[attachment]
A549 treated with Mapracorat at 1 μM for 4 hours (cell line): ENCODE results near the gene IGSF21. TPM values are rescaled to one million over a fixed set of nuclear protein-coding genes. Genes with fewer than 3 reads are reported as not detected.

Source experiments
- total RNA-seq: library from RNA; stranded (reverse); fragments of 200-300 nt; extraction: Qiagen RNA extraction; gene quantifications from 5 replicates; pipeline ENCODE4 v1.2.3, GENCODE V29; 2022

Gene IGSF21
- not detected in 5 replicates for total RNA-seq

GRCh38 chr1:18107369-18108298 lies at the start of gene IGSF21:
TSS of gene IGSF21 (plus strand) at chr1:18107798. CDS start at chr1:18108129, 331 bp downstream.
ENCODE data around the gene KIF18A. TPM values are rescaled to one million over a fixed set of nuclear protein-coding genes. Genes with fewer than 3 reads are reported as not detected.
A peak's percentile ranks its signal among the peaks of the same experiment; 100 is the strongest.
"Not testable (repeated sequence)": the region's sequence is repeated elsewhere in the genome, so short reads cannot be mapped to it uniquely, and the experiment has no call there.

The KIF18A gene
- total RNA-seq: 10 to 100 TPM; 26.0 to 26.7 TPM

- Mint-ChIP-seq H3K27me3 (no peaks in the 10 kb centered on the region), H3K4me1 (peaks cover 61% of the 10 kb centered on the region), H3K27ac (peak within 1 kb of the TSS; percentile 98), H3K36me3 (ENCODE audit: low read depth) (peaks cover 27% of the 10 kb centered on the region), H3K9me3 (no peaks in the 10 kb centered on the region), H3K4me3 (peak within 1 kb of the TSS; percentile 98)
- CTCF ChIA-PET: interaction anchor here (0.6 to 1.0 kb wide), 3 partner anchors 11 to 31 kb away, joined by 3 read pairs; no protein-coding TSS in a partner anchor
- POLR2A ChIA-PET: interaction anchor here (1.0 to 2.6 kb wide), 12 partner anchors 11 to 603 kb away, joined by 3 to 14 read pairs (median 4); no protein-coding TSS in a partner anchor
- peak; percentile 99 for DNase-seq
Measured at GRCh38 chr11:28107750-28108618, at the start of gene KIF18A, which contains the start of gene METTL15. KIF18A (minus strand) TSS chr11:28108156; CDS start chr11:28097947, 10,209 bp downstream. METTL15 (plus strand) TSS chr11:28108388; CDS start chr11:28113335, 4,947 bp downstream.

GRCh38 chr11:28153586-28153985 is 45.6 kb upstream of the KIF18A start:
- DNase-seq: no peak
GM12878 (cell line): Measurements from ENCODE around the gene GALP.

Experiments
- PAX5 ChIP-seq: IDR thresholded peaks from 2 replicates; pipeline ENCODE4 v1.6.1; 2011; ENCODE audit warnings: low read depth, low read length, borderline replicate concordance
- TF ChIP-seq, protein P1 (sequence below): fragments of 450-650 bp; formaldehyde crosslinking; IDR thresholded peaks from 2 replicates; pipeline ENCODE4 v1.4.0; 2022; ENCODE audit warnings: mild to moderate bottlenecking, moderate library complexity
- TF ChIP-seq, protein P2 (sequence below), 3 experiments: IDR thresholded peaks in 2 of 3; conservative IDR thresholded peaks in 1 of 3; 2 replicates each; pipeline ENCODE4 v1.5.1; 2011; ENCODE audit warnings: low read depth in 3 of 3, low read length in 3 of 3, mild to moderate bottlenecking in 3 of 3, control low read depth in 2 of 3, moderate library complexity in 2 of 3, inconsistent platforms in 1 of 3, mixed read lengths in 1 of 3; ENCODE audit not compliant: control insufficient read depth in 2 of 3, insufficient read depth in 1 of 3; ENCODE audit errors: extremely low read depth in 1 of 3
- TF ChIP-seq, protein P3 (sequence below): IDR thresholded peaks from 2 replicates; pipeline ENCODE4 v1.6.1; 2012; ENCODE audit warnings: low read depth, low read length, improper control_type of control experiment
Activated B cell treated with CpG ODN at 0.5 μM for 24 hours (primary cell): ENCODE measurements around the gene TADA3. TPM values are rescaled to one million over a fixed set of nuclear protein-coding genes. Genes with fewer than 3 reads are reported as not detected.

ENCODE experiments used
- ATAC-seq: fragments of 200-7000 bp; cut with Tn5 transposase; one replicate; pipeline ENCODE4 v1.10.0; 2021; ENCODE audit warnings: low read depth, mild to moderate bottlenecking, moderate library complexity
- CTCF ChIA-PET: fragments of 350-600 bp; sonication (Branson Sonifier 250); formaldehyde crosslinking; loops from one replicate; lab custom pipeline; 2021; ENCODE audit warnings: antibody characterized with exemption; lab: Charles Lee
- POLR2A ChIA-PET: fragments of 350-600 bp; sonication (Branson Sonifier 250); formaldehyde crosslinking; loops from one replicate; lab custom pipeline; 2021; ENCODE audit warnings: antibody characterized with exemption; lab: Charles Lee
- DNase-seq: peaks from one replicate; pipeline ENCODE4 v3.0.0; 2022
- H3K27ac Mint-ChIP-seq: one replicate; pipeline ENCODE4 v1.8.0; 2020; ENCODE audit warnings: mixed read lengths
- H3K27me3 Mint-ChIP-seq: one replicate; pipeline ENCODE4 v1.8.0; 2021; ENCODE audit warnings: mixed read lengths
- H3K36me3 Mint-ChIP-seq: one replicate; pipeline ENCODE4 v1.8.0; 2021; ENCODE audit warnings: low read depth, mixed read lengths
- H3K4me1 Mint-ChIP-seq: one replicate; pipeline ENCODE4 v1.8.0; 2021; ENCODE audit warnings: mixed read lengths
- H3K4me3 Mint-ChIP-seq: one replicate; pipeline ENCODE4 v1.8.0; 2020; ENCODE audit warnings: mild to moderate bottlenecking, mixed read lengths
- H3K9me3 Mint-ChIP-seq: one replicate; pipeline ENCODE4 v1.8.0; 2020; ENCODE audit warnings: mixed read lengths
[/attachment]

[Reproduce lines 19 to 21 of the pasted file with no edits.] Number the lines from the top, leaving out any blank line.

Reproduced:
- DNase-seq: no peak
GM12878 (cell line): Measurements from ENCODE around the gene GALP.

Experiments